Business Intelligence: Venice and EIPs
Dominating the entry into Venice’s Saint Mark’s square is the Palazzo Ducale – the Doges Palace. The Doges, as rulers of the Venetian State, controlled the commerce of the Adriatic Sea and in the process amassed tremendous wealth. The Doges, it seems, were fond of the word "portal," in fact the main entrance to the palace is called the Porta della Carta.
Throughout the palace, between the gold and enormous frescos, you will find the words porta, porte and portal. My point here is simple: The word portal is used throughout antiquity, and there is nothing new about enterprise information portals. Portal mania is no different than any of the hype one sees at the beginning of an emerging market. The real question is this: Is it an emerging market, or just a natural evolution of the intranet and the information revolution?
Since last year’s release of the Merrill Lynch report that forecasted a market of $14 billion for enterprise portals by 2003, more than 60 companies have entered the market. There are Yahoo!-like EIPs, Plumtree and CRM EIPs Broadquest, and business intelligence EIPs.
Few vendors seem concerned that the report, which was developed by financial analysts, has no primary market research to support such growth. Such growth is indeed astronomical, even for the technology business and, in our view, very unlikely.
This month, our focus is enterprise information portals, and in the coming months, we will present the results of Survey.com’s BI/DW Research Program’s series of surveys into the enterprise computing market focused on the EIP. Our data point this month assesses one of the most recently announced portals, mySAP.com.
Before writing this column, I stayed away from a great deal of the marketing hype that vendors are spewing in a somewhat reckless and confusing manner. I have, however, been briefed by a number of portal vendors, and one invited me to a Web site that was all about portals. Beware: Few of these portal vendors have any experience in developing and implementing enterprise software – let alone anything as complex as an enterprise information system. It seems like these are the days when venture money is flowing so freely that business plan development requires no primary market research. In my view, it would appear that most of these companies have not done their homework.
Further confusing the market are the market research groups who view themselves as shepherds of the IT herds; follow the magic kumquat to the promised land of market leaders and visionaries with and without the ability to execute. Without doing any serious primary customer research, the groups are now attempting to establish the technology directions of EIPs and defining the major components for a successful EIP.
We find this fascinating, especially considering the embryonic state of the market. If one looks closely at their research, we see conclusions often based on discussions with less than 100 customers, or very few at all.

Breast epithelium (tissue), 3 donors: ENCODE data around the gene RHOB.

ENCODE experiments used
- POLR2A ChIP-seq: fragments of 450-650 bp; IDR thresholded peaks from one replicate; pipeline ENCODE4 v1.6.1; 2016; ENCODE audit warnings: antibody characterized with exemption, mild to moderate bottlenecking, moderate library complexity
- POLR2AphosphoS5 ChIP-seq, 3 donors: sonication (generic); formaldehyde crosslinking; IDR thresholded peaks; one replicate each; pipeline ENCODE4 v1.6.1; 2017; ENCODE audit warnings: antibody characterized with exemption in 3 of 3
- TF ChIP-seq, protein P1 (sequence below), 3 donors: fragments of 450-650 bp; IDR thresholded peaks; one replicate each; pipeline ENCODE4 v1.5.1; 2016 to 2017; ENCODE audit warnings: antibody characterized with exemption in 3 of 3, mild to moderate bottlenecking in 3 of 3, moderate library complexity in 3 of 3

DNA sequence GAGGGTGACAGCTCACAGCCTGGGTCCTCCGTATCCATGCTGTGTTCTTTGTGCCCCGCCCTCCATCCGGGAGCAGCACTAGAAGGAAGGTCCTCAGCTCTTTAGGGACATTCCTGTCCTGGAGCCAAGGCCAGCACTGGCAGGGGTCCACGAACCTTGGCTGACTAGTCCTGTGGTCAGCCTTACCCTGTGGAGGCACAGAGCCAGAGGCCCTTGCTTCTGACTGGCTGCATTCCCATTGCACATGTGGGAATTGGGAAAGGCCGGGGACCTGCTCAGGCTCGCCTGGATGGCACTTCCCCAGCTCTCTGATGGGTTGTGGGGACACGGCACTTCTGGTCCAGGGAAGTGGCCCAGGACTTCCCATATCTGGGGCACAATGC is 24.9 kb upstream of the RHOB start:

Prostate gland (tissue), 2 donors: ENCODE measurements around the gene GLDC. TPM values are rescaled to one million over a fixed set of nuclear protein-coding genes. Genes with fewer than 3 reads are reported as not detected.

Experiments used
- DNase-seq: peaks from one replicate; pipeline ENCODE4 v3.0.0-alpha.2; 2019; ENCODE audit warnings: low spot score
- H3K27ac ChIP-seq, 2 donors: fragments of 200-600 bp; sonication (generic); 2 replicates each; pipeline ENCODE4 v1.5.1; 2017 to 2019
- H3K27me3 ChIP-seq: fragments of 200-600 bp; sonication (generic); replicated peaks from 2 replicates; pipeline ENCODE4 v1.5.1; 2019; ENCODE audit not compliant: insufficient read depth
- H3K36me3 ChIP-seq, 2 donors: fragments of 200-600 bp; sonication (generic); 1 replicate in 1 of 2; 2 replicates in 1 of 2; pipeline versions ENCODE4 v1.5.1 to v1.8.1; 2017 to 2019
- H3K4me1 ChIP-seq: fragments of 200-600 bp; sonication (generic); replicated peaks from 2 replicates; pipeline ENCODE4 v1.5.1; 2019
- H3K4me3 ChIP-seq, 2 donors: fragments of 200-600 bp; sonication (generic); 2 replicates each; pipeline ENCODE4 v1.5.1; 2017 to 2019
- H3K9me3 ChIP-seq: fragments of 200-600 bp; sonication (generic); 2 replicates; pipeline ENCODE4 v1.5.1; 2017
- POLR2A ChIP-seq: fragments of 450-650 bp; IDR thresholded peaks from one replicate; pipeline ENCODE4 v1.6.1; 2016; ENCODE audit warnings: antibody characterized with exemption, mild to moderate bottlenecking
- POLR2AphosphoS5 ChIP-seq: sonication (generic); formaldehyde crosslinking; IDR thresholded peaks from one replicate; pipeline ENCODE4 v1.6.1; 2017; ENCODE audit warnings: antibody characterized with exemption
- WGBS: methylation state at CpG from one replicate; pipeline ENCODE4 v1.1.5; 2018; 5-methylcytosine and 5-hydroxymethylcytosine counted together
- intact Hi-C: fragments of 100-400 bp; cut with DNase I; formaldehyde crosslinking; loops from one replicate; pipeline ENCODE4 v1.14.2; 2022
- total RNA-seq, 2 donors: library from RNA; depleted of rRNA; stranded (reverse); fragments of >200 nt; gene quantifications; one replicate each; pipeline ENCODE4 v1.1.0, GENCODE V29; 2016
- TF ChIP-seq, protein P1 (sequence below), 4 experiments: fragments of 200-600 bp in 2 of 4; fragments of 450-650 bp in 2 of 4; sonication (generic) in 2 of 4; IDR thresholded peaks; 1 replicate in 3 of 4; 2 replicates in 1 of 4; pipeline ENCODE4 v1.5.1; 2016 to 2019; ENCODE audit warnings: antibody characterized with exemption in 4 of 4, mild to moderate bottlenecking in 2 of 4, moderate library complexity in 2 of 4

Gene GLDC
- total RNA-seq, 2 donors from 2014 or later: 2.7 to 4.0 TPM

This month’s data point is a reality check for EIP vendors and depicts the current state of SAP’s mySAP.com. In this random survey of 300 organizations involved in data warehousing of ERP information conducted over the last two months on the Internet, we find only one company with mySAP.com installed and 16 currently evaluating the product. These data further reinforce the embryonic nature of the EIP market.
Search Engines Are the Foundation
It is difficult to define all the components of an enterprise information portal. Many organizations currently building their EIP infrastructure begin with an enterprise search engine that includes taxonomic capabilities. The ability to search and organize unstructured data is the first logical step in providing the various classes of users with portal access to information. Unfortunately, most search engine vendors do not have the backend document management technology needed to facilitate access to unstructured data. Taxonomic capabilities are also a key feature of the search engine and enable the user and/or administrator to identify the various information repositories within the organization.
If we add structured data access or business intelligence to our EIP, we quickly find ourselves in the knowledge management universe, which, in essence, is the objective of the EIP. Providing access to, and presenting structured and unstructured information in a personalized EIP is a difficult task because of all the disparate data types. As we all know in the data warehousing world, often 40 percent of our time and resources is involved with data-enabling technologies. Many wannabe EIP vendors have serious technology limitations when confronted with these simple but vital requirements.
In our view, backend or middleware server technology and its integration capabilities will be key to any EIP solution, especially those EIPs focused on vertical market segments. Personalization, categorization and organization of the information within the portal may be of lesser importance. However, it will be key when delivering information to different user classes. Portals will play a key strategic role in business-to-business and business-to-employee e-commerce, and also as a key enabling technology for business-to-consumer customer relationship management. Many future EIP solutions may be focused on vertical market segments, such as supply chain, and CRM vendors will need to provide development tools and integration technologies to enable specialized customization. Until next time, good luck with your data warehousing and business intelligence projects.
About the Author: Peter J. Auditore is the Vice President of the Business Intelligence and Data Warehousing Program, responsible for syndicated research services at World Research Inc. (San Jose, Calif.).